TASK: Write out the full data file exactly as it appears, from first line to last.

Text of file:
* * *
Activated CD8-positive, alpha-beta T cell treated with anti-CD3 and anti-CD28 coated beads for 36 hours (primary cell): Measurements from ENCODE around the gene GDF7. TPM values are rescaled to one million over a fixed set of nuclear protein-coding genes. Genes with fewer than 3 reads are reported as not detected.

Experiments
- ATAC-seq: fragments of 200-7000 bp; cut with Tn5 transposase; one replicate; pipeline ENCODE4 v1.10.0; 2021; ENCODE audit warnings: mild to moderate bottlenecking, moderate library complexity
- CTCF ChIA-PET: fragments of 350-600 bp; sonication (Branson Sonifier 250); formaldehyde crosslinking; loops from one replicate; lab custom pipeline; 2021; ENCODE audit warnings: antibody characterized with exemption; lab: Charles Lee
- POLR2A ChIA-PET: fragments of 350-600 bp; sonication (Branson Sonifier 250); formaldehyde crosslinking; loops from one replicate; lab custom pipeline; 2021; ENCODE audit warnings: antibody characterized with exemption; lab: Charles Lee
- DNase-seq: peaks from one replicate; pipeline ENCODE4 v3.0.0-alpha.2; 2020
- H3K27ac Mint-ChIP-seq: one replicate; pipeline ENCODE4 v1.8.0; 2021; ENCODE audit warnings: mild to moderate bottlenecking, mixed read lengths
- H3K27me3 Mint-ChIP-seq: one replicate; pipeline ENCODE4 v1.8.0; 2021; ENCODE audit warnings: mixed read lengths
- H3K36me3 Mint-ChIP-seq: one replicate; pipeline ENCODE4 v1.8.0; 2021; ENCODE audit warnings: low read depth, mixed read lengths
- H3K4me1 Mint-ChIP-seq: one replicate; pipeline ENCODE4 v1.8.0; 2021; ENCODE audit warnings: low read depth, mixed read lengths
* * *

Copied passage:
Activated CD8-positive, alpha-beta T cell treated with anti-CD3 and anti-CD28 coated beads for 36 hours (primary cell): Measurements from ENCODE around the gene GDF7. TPM values are rescaled to one million over a fixed set of nuclear protein-coding genes. Genes with fewer than 3 reads are reported as not detected.

Experiments
- ATAC-seq: fragments of 200-7000 bp; cut with Tn5 transposase; one replicate; pipeline ENCODE4 v1.10.0; 2021; ENCODE audit warnings: mild to moderate bottlenecking, moderate library complexity
- CTCF ChIA-PET: fragments of 350-600 bp; sonication (Branson Sonifier 250); formaldehyde crosslinking; loops from one replicate; lab custom pipeline; 2021; ENCODE audit warnings: antibody characterized with exemption; lab: Charles Lee
- POLR2A ChIA-PET: fragments of 350-600 bp; sonication (Branson Sonifier 250); formaldehyde crosslinking; loops from one replicate; lab custom pipeline; 2021; ENCODE audit warnings: antibody characterized with exemption; lab: Charles Lee
- DNase-seq: peaks from one replicate; pipeline ENCODE4 v3.0.0-alpha.2; 2020
- H3K27ac Mint-ChIP-seq: one replicate; pipeline ENCODE4 v1.8.0; 2021; ENCODE audit warnings: mild to moderate bottlenecking, mixed read lengths
- H3K27me3 Mint-ChIP-seq: one replicate; pipeline ENCODE4 v1.8.0; 2021; ENCODE audit warnings: mixed read lengths
- H3K36me3 Mint-ChIP-seq: one replicate; pipeline ENCODE4 v1.8.0; 2021; ENCODE audit warnings: low read depth, mixed read lengths
- H3K4me1 Mint-ChIP-seq: one replicate; pipeline ENCODE4 v1.8.0; 2021; ENCODE audit warnings: low read depth, mixed read lengths